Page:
Yesterday's Myths & Mysteries

Malaysia Airlines Flight 370: Other Mysterious Airplane Disappearances

If there’s one thing the disappearance of Malaysia Airlines Flight 370 has taught us, it’s that even in this age of advanced technology and satellites and global cooperation (?), things can still go missing.

In fact, Sylvia Adcock over at CNN raises the possibility that Flight 370 may never be found.

But this isn’t the first time an airliner has been lost and potentially never seen again. Consider some of these other mysterious airplane disappearances, which to this day remain unsolved.

Amelia Earhart: While attempting to circumnavigate the globe in 1937, the famed pilot Amelia Earhart and her Lockheed Model 10 Electra went missing over the central Pacific Ocean. No trace of her or the plane was ever found, and on January 5, 1939, she was declared legally dead. Theories about the disappearance range from a simple crash to Earhart faking her death and changing her identity. We may never know the truth.

Flight 19: In 1945, a group of American TBM Avenger torpedo bombers vanished over the Bermuda Triangle. They’d been on a simple training exercise out of Fort Lauderdale, Florida, but an hour and a half into the mission they became disoriented, their compasses stopped working, and they were never heard from again. Perhaps even more bizarre, the rescue aircraft sent to look for them was also lost, presumed to have exploded in mid-air during the search.

Flying Tiger Line Flight 739: On March 6, 1962, this aircraft was transporting 93 U.S. Soldiers and three South Vietnamese from California to Saigon. It made a short stop in Guam to refuel, but on its way to Clark Air Base in the Philippines, Flight 739 vanished, never to be seen again. Curiously, two other Flying Tiger Line aircraft had been destroyed on the very same day, leading some to believe sabotage may have been at work.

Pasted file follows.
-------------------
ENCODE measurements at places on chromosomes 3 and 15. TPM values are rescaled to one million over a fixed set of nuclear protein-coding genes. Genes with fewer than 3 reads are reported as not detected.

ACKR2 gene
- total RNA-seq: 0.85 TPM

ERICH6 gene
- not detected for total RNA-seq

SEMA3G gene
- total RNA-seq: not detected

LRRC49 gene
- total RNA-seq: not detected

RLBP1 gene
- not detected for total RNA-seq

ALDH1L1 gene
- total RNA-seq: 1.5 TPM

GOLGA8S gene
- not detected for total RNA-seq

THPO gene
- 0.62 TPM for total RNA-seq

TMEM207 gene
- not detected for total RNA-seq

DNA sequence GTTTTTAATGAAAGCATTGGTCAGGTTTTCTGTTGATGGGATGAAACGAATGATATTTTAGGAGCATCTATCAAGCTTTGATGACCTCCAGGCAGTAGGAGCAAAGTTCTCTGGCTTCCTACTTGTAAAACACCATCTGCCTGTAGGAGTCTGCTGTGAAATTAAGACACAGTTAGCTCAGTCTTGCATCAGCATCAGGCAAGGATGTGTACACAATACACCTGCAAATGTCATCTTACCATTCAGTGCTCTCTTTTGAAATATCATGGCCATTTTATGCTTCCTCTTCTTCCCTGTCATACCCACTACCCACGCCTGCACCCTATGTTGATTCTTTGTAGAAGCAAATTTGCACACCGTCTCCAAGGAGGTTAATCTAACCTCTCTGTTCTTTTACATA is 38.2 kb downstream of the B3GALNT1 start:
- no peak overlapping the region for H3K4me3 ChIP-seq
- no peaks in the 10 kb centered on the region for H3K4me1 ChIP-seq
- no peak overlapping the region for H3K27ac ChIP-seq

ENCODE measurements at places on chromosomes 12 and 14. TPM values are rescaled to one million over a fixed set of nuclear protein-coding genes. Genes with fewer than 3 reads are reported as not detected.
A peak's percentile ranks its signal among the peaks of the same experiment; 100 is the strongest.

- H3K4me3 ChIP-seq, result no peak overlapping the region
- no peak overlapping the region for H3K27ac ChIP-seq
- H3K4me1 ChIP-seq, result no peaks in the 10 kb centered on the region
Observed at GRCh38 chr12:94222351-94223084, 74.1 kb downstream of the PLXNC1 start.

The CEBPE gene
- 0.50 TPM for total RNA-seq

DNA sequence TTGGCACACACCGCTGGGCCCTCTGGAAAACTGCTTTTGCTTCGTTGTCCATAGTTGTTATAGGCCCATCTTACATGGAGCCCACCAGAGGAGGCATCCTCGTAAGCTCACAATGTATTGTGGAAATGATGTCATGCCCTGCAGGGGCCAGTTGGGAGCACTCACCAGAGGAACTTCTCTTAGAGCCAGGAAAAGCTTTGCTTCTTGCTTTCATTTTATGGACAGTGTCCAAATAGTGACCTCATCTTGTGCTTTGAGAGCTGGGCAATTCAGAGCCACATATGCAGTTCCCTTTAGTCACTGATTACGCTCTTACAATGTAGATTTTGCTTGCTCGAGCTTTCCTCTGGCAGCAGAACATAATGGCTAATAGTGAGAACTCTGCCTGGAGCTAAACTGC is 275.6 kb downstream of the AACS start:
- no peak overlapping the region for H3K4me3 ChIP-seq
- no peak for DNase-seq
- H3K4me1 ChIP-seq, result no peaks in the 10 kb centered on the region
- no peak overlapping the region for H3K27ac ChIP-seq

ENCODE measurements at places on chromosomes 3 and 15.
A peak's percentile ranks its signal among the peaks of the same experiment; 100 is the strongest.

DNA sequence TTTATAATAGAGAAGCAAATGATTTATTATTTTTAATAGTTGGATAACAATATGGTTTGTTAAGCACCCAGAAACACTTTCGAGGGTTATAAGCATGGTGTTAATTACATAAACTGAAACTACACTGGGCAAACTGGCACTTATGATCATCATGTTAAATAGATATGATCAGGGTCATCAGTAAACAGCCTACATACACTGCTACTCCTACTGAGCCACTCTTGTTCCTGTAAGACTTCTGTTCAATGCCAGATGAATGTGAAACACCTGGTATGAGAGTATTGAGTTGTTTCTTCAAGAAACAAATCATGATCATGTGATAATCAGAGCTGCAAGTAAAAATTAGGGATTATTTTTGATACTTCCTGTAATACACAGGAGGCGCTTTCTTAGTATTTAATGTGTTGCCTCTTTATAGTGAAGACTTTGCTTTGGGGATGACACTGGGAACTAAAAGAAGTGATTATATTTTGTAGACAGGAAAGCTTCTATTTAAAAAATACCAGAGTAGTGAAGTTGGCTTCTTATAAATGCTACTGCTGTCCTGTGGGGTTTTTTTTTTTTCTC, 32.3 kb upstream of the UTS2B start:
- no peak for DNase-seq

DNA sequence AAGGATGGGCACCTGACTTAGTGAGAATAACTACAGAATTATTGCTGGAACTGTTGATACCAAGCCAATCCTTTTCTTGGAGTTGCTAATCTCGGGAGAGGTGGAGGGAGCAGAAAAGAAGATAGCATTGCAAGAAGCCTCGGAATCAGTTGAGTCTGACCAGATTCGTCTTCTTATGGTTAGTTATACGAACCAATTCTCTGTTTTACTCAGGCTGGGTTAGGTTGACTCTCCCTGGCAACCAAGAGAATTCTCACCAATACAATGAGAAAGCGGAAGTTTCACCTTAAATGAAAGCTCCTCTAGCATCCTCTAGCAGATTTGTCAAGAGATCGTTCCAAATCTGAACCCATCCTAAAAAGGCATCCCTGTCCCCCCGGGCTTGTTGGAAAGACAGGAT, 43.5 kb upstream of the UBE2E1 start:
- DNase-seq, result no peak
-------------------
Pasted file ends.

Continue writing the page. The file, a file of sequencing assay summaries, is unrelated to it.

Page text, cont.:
BSAA Star Dust: The British South American Airways Avro Lancastrian airliner Star Dust vanished on August 2, 1947. It was missing for 50 years until a couple rock climbers from Argentina found pieces of the wreckage in the Andes mountains in 1998. But there’s something even weirder about the disappearance of the Star Dust. It’s final transmission was to Santiago airport, where it was meant to land. Sent in Morse code, the message read “ETA SANTIAGO 17.45 HRS STENDEC,” repeated twice. No one, to this day, knows what “STENDEC” means, if anything.

Image: Google Maps

BSAA Star Tiger: Another BSAA aircraft, the Star Tiger, vanished on January 30, 1948 while flying in fiercely strong winds between Santa Maria and Bermuda. They flew low due to the weather, and followed another plane, an Avro Lancastrian, which scouted ahead to ensure a smooth path. The Star Tiger, however, found itself blown off course, forcing it to fly directly into a storm to reach Bermuda. All seemed well regardless, until The Lancastrian arrived at Bermuda alone, having never received any indication that the Star Tiger had been in trouble. No sign of the Star Tiger or its passengers was ever found.